The situation could deteriorate or ease depending on three factors in particular: Moscow’s willingness to allow such a representation office to open and its definition of the role such an institution may play; the Moldovan parliament’s decision to approve, this week or next, measures that would require a new election in Gagauzia and finally cut subsidies to the autonomy; and the success the Gagauz may have in the European Union and elsewhere in pressing the case that Moldova is in violation of its own laws and democratic principles in its actions against Gutsul. Unfortunately, all three of these appear set to exacerbate the crisis. Indeed, Moscow can play the Gagauz card at a low cost to itself, something its declining ability to use Transnistria makes especially likely. Furthermore, the Moldovan parliamentarians appear to feel that the West is on their side and that taking anti-Russian steps now will win them support rather than criticism. It is also entirely possible that Turkey, which has always seen itself as a patron of the Gagauz, may back them as well, something that would further complicate the situation as Moscow has oscillated between viewing Ankara as an ally and a competitor on this issue. (On Turkey’s longstanding but complicated role with regard to the Gagauz, whom it considers to be close relatives of the Anatolian Turks, see EDM, March 16, 2021; August 5, 2021).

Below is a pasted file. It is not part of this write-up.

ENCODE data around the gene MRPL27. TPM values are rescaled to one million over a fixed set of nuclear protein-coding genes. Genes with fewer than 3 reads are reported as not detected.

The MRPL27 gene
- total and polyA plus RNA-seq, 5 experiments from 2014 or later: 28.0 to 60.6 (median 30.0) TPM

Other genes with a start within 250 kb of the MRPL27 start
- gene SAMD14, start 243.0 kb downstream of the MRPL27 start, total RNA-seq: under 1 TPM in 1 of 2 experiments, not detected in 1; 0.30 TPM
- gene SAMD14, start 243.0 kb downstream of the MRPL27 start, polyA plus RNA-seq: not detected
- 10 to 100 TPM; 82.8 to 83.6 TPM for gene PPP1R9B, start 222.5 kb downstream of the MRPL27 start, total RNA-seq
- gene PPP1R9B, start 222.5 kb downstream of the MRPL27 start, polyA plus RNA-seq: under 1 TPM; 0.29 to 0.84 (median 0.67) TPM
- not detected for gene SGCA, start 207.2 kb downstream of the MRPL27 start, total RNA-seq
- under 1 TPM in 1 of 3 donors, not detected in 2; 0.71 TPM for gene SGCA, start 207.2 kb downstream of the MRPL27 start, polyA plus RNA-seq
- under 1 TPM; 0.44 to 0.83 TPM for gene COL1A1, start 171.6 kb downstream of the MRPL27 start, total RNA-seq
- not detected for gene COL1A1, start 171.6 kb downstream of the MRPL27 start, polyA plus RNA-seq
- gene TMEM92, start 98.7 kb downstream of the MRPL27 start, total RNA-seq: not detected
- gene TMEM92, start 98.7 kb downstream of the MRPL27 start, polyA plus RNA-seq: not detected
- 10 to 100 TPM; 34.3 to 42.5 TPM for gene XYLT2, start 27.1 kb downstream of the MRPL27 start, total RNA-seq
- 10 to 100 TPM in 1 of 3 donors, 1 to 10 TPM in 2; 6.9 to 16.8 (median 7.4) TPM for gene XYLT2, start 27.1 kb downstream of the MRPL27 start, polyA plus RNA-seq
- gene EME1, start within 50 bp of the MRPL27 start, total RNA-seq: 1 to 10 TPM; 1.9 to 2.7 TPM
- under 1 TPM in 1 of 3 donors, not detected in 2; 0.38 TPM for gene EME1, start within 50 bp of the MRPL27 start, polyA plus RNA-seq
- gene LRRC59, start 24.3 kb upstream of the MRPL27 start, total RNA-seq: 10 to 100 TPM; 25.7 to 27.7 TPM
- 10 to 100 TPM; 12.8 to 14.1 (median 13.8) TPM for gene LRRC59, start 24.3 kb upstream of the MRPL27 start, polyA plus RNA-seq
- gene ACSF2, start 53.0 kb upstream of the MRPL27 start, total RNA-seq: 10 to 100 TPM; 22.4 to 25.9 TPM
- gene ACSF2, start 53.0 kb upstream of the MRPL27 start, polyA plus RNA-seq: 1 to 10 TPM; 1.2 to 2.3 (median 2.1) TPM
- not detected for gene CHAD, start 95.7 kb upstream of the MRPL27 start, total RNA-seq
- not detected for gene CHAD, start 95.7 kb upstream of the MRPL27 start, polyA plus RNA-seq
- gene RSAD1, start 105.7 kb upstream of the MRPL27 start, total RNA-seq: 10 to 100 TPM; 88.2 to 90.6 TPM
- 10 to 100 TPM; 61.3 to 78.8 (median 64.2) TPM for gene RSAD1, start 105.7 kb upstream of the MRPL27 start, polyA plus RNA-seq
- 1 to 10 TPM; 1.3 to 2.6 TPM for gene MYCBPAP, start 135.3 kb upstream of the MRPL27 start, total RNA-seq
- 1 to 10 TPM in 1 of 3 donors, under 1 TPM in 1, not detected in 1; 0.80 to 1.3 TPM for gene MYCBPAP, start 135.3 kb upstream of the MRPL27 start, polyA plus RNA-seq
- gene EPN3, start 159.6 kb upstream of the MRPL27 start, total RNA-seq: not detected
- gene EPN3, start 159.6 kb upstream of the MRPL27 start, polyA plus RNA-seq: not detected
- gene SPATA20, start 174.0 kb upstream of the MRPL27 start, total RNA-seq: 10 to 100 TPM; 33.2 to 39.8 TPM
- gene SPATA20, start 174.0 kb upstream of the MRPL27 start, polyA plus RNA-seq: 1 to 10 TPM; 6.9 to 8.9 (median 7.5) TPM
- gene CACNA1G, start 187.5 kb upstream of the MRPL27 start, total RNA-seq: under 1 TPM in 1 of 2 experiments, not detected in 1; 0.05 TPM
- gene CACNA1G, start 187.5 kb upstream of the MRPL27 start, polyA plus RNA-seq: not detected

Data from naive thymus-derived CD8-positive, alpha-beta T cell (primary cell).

Given that the numerous Gagauz crises since the mid-1990s have typically appeared about to blow up but then calmed down, many are likely to view the current situation as a repetition of the past and conclude that the same outcome will happen again. Yet, emotions are higher in both Komrat and Chisinau than in the past, Moscow’s resources in Moldova have diminished and Chisinau’s calculations about Western support against Russia are quite different. As a result, the outcome this time around may be more explosive—sending shockwaves from a place that has seldom received much attention through not just Moldova but Russia, the EU and the West more generally.